Date of Award


Access Restriction


Degree Name

Master of Science


Environmental Science & Civil Engineering

School or College

Seaver College of Science and Engineering

First Advisor

Jeremy S. Pal

Second Advisor

Richard Atwater

Third Advisor

Donald R. Kendall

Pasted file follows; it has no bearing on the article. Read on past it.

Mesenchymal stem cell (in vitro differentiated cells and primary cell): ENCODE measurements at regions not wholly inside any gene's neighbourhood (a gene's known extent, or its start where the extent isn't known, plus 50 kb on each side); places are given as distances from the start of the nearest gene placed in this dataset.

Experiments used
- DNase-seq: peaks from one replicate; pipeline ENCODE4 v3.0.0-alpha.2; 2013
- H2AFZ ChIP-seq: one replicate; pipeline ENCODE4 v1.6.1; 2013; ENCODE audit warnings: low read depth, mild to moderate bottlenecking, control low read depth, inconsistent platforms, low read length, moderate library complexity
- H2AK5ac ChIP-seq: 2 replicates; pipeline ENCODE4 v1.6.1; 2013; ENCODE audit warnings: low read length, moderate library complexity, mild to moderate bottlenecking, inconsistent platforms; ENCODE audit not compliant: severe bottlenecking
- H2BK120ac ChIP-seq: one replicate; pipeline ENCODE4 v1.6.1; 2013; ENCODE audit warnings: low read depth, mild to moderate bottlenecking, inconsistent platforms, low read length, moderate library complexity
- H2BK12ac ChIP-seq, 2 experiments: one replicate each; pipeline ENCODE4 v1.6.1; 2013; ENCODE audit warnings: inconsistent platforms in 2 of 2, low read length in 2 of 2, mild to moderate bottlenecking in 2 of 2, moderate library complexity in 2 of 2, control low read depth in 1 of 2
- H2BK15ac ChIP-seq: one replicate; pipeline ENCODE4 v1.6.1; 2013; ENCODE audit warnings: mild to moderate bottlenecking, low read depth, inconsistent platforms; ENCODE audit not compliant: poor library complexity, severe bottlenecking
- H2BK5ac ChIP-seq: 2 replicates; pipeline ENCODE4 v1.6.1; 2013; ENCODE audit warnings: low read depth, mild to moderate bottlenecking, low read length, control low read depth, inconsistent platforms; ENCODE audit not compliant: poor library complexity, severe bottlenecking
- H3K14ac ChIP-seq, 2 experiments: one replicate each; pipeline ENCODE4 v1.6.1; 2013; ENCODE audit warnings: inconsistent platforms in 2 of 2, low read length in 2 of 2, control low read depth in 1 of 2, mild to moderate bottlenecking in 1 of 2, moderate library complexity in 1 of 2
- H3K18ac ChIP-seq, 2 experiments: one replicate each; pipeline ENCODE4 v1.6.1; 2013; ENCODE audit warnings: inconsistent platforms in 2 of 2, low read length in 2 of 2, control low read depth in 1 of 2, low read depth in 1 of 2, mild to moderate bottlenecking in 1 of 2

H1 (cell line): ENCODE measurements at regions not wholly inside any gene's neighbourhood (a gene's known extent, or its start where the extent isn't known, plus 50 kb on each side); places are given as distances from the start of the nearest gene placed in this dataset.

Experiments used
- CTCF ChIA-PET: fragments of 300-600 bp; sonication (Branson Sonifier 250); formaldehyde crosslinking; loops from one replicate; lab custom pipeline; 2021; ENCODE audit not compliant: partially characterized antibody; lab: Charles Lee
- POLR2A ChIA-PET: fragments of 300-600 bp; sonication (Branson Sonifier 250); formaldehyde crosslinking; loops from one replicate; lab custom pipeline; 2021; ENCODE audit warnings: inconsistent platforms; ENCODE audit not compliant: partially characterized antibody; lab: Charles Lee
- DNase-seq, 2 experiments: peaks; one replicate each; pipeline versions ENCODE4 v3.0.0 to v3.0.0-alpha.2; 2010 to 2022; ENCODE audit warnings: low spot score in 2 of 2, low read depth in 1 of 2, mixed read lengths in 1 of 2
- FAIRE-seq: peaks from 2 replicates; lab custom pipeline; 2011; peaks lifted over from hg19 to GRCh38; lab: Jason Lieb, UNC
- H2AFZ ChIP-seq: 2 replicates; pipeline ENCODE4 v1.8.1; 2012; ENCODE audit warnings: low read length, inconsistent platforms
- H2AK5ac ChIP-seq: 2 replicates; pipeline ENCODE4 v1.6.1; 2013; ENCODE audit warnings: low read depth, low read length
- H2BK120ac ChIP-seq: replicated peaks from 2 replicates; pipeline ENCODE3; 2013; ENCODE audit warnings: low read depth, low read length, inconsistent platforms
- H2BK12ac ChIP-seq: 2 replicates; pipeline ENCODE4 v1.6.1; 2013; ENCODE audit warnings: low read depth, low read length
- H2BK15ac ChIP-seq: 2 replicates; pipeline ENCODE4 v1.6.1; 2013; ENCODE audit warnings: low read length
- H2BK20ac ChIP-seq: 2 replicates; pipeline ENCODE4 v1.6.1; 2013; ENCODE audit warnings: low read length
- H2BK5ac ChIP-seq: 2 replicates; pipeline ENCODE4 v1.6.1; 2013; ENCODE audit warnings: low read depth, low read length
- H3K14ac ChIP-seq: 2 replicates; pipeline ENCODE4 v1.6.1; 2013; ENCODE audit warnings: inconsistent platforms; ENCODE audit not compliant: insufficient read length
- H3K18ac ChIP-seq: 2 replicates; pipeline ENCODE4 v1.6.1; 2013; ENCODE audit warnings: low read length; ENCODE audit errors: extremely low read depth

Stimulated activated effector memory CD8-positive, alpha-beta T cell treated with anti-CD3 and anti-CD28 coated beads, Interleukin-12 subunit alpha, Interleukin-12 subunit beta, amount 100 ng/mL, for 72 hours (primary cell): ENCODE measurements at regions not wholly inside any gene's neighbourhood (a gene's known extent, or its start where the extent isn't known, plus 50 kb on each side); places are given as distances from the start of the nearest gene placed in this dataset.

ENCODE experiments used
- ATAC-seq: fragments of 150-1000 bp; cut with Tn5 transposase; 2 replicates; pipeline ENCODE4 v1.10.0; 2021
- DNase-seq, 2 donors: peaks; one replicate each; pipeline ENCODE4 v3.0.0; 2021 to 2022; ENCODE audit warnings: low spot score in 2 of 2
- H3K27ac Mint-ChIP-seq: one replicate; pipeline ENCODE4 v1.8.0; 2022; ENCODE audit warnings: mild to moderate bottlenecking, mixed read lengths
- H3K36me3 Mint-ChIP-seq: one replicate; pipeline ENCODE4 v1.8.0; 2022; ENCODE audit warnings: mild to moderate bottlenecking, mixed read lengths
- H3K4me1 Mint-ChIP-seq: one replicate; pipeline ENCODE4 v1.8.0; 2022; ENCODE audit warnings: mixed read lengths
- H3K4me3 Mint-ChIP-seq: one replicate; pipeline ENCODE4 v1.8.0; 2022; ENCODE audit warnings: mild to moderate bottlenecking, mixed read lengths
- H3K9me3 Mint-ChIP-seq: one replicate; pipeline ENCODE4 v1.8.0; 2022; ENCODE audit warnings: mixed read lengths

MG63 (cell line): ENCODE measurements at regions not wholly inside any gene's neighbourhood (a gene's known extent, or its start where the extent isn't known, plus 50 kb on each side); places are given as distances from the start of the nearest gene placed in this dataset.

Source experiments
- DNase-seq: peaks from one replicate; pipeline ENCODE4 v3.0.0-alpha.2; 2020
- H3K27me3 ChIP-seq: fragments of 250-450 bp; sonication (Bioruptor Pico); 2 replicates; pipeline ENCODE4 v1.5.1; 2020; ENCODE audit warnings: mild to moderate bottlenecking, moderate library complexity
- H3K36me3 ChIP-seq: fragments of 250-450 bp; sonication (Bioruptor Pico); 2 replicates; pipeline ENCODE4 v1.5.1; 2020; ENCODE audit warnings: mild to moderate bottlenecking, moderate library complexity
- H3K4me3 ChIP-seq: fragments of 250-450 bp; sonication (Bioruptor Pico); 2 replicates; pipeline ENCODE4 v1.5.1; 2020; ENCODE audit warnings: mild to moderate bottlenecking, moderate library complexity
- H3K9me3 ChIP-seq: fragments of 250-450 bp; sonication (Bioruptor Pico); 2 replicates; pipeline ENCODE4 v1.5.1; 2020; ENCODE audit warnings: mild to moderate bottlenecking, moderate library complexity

Southern California is located in a semi-arid climate with finite natural supplies of water. Precipitation in the area generally occurs in the fall and winter months. Consequently, the region relies on imported water originating primarily from snowpack in northern areas of California and surrounding states including 1) the San-Joaquin River and Tulare Lake basins, 2) the Sacramento River basin, 3) Owens Valley and Mono Lake basins and 4) the Colorado River basin. This study provides an integrated approach to understanding and assessing climate change impacts on the hydrologic cycle for all water supplies to Southern California. A 10-member ensemble of coupled global climate models is dynamically downscaled forcing one regional and one hydrological model resulting in a high-resolution 4.17-km output for the region. Greenhouse gas concentrations are prescribed according to the IPCC Representative Concentration Pathway 8.5 using the present-day period of 1966-2005 as a baseline with a future period of 2011-2050. On the annual timescale, increases in precipitation and evaporation are projected throughout the majority of the study area with the exception of the Owens Valley and Mono Lake basins. As a result, only a minor runoff reduction in the California Sierra Nevada and a minor increase in the Colorado River basin are simulated. Although these changes in annual runoff are minimal, the interannual variability of runoff also increases across all basins indicating a higher probability of extreme wet or dry years and fewer average years. Furthermore, increased temperatures result in significant reductions in snow water equivalent along with earlier shifts in snowmelt timing. Precipitation that falls is less likely to fall as snow, decreasing snowpack and natural storage. On one hand, the escalating likelihood of runoff occurring earlier in the year poses a significant flood control risk to the region requiring the release of water from reservoirs to prevent flooding. On the other hand, the increased likelihood of drought necessitates additional multiyear storage solutions for Southern Californian water resources.